Born in Detroit, he broke into broadcasting in 1955 when his high school guidance counselor offered him credit if he would assist a local weekly children's TV show in Manton, Mich.
"He wrote and typed scripts and was the cameraman," said his daughter, Barbara Stratton of Baltimore. "He was a fast typist and clocked at a speed that secretaries would envy."
His daughter said he worked at Michigan stations as a disc jockey, salesman, copy writer, talk-show host and news director before landing the job of news director at WBEC in Pittsfield, Mass., in 1965.
"He was known for opening his programs with, 'Good morning, good morning, Ron Stratton reporting,'" she said.
Within two years, he became the station's general manager and later moved on and managed a Rochester, N.Y., station.
He arrived in Baltimore in 1981 to overhaul WITH-AM, then a struggling downtown station with a tiny market share. He decided to go after a middle-age demographic.
"When Dad became general manager of WITH-Baltimore in 1981, he changed the format to music of the '40s, '50s, and '60s called 'the Music of Your Life,'" his daughter said. "The station went from losing $192,000 a year to earning $1.4 million annually within four years."
Colleagues said Mr. Stratton set up big-band dances. He established a junior achievement program for city youths and hosted a dining-out club.
"The format he brought in was the music ... before rock 'n' roll. He would throw in Barbra Streisand, Herb Alpert and Neil Diamond, too. It was a huge success, even with the little power that station had," said WTTR disc jockey Jack Edwards, who lives in Reisterstown and once worked at WITH.
Mr. Stratton staged listener parties at Haussner's Restaurant in Highlandtown and at Phillip's Harborplace that drew hundreds.
"Ron was a good salesman, and he had the ideas, too," said former WITH morning host Alan Field, who lives in Columbia and now has a weekly program on WHFC. "He was an efficient manager, and the station was at its best in the Ron Stratton years."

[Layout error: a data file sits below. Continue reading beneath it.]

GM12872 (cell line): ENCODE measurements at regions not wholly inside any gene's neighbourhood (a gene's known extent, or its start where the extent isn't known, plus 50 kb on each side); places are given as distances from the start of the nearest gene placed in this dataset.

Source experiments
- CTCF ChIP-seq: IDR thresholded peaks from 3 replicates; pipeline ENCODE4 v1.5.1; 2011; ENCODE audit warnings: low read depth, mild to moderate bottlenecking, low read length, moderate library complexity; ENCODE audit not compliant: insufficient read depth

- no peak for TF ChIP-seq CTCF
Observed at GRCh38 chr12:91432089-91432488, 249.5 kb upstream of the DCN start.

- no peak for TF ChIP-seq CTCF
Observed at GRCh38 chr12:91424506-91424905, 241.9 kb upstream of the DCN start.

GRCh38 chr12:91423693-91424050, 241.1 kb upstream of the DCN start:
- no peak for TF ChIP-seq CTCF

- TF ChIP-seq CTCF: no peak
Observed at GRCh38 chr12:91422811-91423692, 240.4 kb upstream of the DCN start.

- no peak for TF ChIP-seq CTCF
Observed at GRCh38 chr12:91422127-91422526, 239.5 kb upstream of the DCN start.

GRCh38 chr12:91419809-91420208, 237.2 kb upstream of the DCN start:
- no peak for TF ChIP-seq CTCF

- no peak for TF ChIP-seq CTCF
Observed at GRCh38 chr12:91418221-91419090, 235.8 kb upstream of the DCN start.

Mr. Stratton also hosted a "Buddy Deane Show" reunion and visits to the station by Andre Baruch, the announcer of "Your Hit Parade" radio shows, and Baruch's wife, vocalist Bea Wain.
By the mid-1980s, the station had an audience share of 5.2 and was No. 1 among 40 stations in the 45- to 54-year-old age group.
Mr. Stratton went on to manage two other Baltimore stations, WWIN, an urban format station in Waverly, and WGHT in Glen Burnie, which targeted both city and county youths.
When Mr. Stratton took over the management of WWIN-AM, it broadcast from a tower at Greenmount Avenue and 29th Street and had its studio there as well. His daughter said he changed its format and increased ratings.
This time, he made the station No. 1 in the African-American target audience of 18- to 34-year-old women.
In Glen Burnie, he also took a small station and sought a broader audience. A 1987 Baltimore Sun article said that Mr. Stratton took a "primarily black-formatted station with a heavy ethnic flavor into a biracial format that will appeal to suburbanites in Anne Arundel as well as inner-city youth in Baltimore."
In the interview, Mr. Stratton said, "I can't see how the format could miss. This is the most exciting ride I've ever been on in my life. I think my excitement comes from my cynicism, because it's hard to come up with new ideas in radio."
Mr. Stratton retired from broadcasting in 1993 after managing stations in North Carolina for several years.
He enjoyed classical music and played the organ and accordion. A genealogist, he appeared on the "Today" show in 1977 to discuss family history. He was also a Rotary member.
At Mr. Stratton's request, no services will be held.
In addition to his daughter, survivors include his wife of 50 years, the former Shirley Wickham of Red Lion, Pa.; two other daughters, Julie Stratton of Abingdon and Cathy Stratton of Forest Hill; a brother, Dennis Stratton of Kansas City, Kan.; six grandchildren; and two great-grandchildren.